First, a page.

For your amusement, here is an example of a game that I played with it just now which the answer being, “A hippopotamus”

Is it…Animal? Vegetable? Mineral
Animal

Is it small?
No

Is it dangerous?
Sometimes (When the Rock Star went to South Africa as a teenager, he learned that hippos and crocodiles had a racket going on where the hippos would capsize a boat and then the crocs would come and clean up the mess.

Does it have short fur?
No

Is it smooth?
Yes

Does it live in groups?
Yes

Does it have legs?
Yes

Does it help accomplish a task?
No (Unless they are specially trained, hippos are usually complete rubbish at accomplishing tasks. Like doing your taxes and things. Best leave that to crocodiles.)

Does it have four legs?
Yes

Taunt: Hmmmm….Are you trying to confuse me?

Does it have a long tail?
No

Does it have fur?
No

Is it a mammal?
Yes

Does it come in many varieties?
No

Can it swim?
Yes

Is it an herbivore?
Yes

Taunt: I can’t believe you’re thinking of that!

Can it run fast?
No

Does it live in water?
Sometimes

Does it bring joy to people?
Sometimes (It all depends how excited you are about hippos, I guess.)

Is it soft?
No

Is it involved in movies?
No (Not any more, anyhow. They had terrible problems with drink and drugs and are now drying out at a rehab centre in Arizona.)

Taunt: I’m thinking. You can do better!

You’re thinking of…a hippopotamus?
Yes, you fucking smartypants ball, I am. And I’d lose the attitude unless you want your next challenge to be trying to guess which electronic graveyard you’ll be consigned to when I tire of your divinatory antics.

Wedding Crasher

I have become a wedding crasher. I have seen, before anyone asks, the eponymous cinematic canker of the same name, littered with dick jokes and the tiresome Owen Wilson. I, however, have not invaded a random nuptuals with the intent of seducing the available and apparently brain-dead. I'm here with the The Rock Star, who is here purely to entertain.

I like weddings. Despite being 30 years of age, I can count on one and a half hands the number of them I've been to. Since moving to the UK, I've missed most of my American friend's trips up the aisle and since folks over here don't seem to be the marrying sorts until much later in life, there have been remarkably few opportunities to buy a big hat, sink a few pints and get down on the dance floor. So, those of you I know out there who are living in sin and infamy, pull your thumb out and get hitched so I can shake my groove thang.

I've got a busy few weekends wedding wise. I feel almost as if I'm a student at the university of marital etiquette. I'm a fast learner, though; after just the first lesson I have already identified several key moments and figures required to make a reception a roaring success:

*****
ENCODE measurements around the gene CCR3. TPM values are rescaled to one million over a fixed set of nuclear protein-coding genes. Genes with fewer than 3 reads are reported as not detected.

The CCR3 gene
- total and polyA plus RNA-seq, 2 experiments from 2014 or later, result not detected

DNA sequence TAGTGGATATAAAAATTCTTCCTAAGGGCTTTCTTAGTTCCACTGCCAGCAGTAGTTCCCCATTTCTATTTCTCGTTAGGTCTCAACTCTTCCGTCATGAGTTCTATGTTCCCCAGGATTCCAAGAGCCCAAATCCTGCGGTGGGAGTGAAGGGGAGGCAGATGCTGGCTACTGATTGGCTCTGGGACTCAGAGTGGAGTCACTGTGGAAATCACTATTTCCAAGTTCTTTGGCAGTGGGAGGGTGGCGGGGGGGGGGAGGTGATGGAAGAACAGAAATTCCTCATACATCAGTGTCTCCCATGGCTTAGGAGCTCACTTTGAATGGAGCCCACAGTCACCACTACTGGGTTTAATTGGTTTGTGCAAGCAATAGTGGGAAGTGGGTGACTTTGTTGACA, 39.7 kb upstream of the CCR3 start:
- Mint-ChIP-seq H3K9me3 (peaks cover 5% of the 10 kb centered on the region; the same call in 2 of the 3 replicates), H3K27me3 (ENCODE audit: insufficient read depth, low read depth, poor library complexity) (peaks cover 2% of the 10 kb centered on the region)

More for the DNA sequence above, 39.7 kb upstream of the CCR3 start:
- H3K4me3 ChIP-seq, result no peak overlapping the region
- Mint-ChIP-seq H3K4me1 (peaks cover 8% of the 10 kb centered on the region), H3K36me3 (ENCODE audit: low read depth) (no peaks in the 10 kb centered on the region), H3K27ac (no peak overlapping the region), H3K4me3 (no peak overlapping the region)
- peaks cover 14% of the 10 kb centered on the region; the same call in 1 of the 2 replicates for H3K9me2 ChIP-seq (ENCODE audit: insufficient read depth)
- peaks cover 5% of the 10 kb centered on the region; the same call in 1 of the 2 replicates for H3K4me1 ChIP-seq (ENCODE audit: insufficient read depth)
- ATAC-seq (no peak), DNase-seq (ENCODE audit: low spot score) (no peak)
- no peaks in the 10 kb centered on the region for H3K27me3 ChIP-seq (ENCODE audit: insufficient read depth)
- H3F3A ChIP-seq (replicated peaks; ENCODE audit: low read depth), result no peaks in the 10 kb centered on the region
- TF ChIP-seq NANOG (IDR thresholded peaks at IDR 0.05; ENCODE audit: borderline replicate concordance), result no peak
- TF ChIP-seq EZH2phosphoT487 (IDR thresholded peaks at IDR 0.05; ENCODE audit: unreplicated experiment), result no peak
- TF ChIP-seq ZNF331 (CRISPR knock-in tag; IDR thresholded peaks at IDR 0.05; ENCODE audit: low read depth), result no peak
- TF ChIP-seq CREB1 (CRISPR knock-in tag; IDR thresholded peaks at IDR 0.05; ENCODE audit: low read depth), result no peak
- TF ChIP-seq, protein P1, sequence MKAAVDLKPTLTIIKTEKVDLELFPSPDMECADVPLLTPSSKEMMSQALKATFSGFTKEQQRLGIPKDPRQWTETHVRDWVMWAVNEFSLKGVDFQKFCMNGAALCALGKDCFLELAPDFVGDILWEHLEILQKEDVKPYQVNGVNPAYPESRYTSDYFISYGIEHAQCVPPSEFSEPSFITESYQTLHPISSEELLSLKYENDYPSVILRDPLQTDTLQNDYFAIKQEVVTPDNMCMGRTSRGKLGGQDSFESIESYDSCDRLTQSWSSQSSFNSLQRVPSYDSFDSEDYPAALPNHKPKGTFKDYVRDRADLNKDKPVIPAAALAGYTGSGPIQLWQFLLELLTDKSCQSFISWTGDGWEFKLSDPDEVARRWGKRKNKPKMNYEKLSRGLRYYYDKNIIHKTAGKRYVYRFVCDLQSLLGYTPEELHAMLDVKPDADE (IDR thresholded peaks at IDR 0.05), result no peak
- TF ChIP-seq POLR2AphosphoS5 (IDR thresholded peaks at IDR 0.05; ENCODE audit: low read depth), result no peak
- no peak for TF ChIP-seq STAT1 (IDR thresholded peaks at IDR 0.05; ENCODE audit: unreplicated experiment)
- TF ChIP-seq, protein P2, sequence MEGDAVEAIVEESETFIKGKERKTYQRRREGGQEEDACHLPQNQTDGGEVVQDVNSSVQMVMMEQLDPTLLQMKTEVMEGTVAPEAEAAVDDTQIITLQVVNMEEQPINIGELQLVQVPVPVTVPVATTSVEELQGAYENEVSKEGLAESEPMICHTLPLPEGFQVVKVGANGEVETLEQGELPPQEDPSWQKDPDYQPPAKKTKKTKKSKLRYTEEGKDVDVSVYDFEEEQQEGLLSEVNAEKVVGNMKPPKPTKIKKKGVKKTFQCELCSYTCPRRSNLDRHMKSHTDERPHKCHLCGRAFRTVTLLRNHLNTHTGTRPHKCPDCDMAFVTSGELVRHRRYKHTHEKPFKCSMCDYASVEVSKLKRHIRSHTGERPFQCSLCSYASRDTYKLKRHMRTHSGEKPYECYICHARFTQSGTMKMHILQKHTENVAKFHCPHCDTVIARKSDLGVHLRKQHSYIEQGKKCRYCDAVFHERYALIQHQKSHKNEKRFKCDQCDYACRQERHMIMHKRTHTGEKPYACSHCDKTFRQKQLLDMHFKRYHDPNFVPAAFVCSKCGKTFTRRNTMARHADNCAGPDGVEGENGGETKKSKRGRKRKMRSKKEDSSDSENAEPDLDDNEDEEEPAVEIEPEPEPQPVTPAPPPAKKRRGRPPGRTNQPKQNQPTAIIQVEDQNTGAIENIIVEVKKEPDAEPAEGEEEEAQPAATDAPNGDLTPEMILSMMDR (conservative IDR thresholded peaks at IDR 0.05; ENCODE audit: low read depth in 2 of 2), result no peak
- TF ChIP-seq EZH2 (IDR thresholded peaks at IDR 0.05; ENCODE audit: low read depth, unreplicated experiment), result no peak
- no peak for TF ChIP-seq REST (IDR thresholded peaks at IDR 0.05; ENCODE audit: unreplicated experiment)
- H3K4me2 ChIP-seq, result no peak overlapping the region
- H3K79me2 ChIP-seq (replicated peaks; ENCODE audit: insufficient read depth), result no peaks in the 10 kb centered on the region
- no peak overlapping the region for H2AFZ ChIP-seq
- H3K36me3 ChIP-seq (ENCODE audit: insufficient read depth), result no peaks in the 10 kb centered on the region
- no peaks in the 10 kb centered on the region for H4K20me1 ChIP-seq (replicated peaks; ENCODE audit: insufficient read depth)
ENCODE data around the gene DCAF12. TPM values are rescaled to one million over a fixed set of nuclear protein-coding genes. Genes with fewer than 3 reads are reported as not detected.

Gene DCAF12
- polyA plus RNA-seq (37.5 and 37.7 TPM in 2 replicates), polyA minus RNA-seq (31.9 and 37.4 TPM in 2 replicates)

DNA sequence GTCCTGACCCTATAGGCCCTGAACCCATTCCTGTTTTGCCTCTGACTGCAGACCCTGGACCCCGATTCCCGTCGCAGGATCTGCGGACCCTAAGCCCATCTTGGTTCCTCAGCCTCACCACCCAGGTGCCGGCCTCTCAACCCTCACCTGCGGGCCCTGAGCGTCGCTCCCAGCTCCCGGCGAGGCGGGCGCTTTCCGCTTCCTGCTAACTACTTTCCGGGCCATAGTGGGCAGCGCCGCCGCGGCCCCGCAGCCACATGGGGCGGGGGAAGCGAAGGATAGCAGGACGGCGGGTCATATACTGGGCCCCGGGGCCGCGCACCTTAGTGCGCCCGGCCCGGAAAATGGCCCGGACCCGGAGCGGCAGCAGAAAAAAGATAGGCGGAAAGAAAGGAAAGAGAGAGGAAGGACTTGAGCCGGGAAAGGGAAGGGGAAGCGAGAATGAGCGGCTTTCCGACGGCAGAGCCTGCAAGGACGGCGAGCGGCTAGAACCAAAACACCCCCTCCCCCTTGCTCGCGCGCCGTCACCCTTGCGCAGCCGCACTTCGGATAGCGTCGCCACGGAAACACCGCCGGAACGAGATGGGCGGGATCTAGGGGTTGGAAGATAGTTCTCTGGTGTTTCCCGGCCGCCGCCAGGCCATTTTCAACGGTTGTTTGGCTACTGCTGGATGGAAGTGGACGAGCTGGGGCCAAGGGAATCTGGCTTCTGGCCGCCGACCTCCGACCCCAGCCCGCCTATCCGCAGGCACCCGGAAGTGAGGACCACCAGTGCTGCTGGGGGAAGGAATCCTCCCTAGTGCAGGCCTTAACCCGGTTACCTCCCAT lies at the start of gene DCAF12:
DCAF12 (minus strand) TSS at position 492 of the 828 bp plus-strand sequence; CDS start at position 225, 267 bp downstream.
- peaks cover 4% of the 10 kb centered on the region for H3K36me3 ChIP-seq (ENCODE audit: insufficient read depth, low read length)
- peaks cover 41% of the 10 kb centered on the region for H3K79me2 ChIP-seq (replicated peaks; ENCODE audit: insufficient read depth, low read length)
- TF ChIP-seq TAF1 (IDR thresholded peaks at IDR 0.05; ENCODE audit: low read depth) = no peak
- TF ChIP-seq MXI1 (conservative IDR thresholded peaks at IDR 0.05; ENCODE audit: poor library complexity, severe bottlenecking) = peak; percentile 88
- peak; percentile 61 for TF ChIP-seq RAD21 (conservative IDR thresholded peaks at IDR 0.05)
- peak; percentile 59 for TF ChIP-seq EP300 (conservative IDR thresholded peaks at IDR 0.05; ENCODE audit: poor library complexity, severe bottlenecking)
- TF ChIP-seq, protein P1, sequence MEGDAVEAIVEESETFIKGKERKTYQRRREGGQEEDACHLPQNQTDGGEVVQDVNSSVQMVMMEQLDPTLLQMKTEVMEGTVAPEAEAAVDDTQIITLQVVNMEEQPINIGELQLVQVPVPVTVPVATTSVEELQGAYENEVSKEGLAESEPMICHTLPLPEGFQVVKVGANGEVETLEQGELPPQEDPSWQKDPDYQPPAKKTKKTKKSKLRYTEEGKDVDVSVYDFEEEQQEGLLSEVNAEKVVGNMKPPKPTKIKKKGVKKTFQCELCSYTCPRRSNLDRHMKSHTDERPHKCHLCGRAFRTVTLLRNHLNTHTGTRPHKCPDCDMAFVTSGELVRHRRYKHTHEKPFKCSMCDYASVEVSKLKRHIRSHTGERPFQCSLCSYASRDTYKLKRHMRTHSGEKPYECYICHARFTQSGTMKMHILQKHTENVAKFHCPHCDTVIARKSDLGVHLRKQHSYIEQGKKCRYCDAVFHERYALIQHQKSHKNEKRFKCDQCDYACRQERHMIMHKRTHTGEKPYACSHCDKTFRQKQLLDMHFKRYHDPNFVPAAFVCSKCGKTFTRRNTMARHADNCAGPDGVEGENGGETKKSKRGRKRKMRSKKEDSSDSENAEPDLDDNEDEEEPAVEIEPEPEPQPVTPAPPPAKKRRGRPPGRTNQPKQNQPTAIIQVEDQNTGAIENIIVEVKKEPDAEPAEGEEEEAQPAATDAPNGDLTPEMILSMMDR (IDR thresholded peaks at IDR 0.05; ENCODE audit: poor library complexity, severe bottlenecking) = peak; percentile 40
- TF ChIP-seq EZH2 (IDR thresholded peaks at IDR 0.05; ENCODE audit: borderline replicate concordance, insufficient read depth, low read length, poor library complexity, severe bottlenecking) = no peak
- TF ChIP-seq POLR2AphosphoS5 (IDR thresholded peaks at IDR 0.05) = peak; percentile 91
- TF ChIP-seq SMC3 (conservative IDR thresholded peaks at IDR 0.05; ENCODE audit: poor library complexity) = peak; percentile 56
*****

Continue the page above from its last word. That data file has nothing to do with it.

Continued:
The Best Man Whose Speech Has Given Him The Confidence To Stay On Stage With The Band All Night Despite That He Is, In Fact, Tone Deaf.

The Point Of The Evening At Which One Or All Of The Groomsmen Remove Their Shirts Creating An Atmosphere Less Like A Wedding And More Like A Turkish Bath.

The Moment The Father Of The Bride Ends Up Wearing The Mother Of The Bride's Hat On The Dancefloor.

Any Number Of Guys Who Cannot Find Their Girlfriends Due To The Fact That They Are Currently Being Given One Behind The Rosebushes By Cousin James.

The Embarrassing "Dirty Dance" To Mustang Sally Between Aunt Millie And Uncle Albert.

And on and on, until the celebration begins to take on some of the more notorious excesses of Ancient Rome or a Parisian brothel circa 1903 and everyone not under the influence decides to bid a hasty good night and good luck to the bride and groom, who may or may not remember by tomorrow morning whether or not they actually got married at all.

More from the front line next weekend.

Friday, August 12, 2005

We Come from the Land of Ice and Snow...

Okay, I’ve regarded porn with a high degree of amusement as some of my previous posts can attest. I assume that I’m not alone in the female community in that respect. Most women’s complaint is that pornography lacks imagination; sexual tension is far more of a turn on. Watched objectively, I think most people can agree that the majority of porn films are fairly silly in nature. But I’d never come across one that was mind-bendingly hilarious until now.

Lasse Braun is called “The Godfather of Modern Pornography”. Born in 1936, this guy is pretty much single-handedly (ha ha ha) responsible for the legalization of porn across Europe. Not only that, but his films are often regarded as porn for the connoisseur; lengthy costume dramas/ gang bangs with hugely expensive production costs, etc.

However, his dress-up extravaganza, “The Vikings” is the film that the Monty Python team would have made if they had ever ventured into the hard-core arena. UK History was re-showing Channel 4’s titillation-masquerading-as-education epic, The History of Pornography yesterday evening and included a clip of this blue masterpiece.
This is the cast
, for starters.

If it is within your power to find a few snippets of this film and view them, please do. You will never look at spears or pointy hats the same way. Nor will you ever be able to listen to “The Immigrant Song” again without a whole new set of images popping into your head.

A Fan Letter to The Rock Star


“I can’t believe you called me a liar on the internet!” the Rock Star chastised me last night.

“Ah, but you ARE a liar.” I retorted. "You told me there was an ant in my nose."

“I like to think of myself as more of a fibber, actually.”

So, although he makes me believe just any old rubbish, I shall defend him nonetheless.

- He does the dishes, willingly, every night. I love to create things in the kitchen, but I hate dealing with the slimy bits afterward. He allows me to exercise creative freedom and doesn’t make me clean up the mess I make doing it.